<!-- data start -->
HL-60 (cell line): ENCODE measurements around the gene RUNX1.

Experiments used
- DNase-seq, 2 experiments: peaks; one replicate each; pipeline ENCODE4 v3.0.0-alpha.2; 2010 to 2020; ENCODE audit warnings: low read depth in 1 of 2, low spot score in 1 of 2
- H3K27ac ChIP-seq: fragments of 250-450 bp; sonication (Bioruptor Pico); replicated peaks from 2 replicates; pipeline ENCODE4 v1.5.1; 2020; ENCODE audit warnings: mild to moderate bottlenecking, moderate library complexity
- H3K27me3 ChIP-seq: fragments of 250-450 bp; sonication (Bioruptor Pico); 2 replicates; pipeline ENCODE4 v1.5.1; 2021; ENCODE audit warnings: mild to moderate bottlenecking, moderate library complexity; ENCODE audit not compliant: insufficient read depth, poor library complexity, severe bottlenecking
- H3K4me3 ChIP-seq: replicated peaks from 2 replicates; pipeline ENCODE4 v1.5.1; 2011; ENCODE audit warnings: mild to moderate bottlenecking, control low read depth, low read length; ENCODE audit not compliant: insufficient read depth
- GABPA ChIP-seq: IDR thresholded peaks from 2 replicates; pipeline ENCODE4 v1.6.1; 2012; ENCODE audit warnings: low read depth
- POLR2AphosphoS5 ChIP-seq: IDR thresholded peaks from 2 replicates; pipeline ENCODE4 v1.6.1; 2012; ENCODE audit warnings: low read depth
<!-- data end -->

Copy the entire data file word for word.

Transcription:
HL-60 (cell line): ENCODE measurements around the gene RUNX1.

Experiments used
- DNase-seq, 2 experiments: peaks; one replicate each; pipeline ENCODE4 v3.0.0-alpha.2; 2010 to 2020; ENCODE audit warnings: low read depth in 1 of 2, low spot score in 1 of 2
- H3K27ac ChIP-seq: fragments of 250-450 bp; sonication (Bioruptor Pico); replicated peaks from 2 replicates; pipeline ENCODE4 v1.5.1; 2020; ENCODE audit warnings: mild to moderate bottlenecking, moderate library complexity
- H3K27me3 ChIP-seq: fragments of 250-450 bp; sonication (Bioruptor Pico); 2 replicates; pipeline ENCODE4 v1.5.1; 2021; ENCODE audit warnings: mild to moderate bottlenecking, moderate library complexity; ENCODE audit not compliant: insufficient read depth, poor library complexity, severe bottlenecking
- H3K4me3 ChIP-seq: replicated peaks from 2 replicates; pipeline ENCODE4 v1.5.1; 2011; ENCODE audit warnings: mild to moderate bottlenecking, control low read depth, low read length; ENCODE audit not compliant: insufficient read depth
- GABPA ChIP-seq: IDR thresholded peaks from 2 replicates; pipeline ENCODE4 v1.6.1; 2012; ENCODE audit warnings: low read depth
- POLR2AphosphoS5 ChIP-seq: IDR thresholded peaks from 2 replicates; pipeline ENCODE4 v1.6.1; 2012; ENCODE audit warnings: low read depth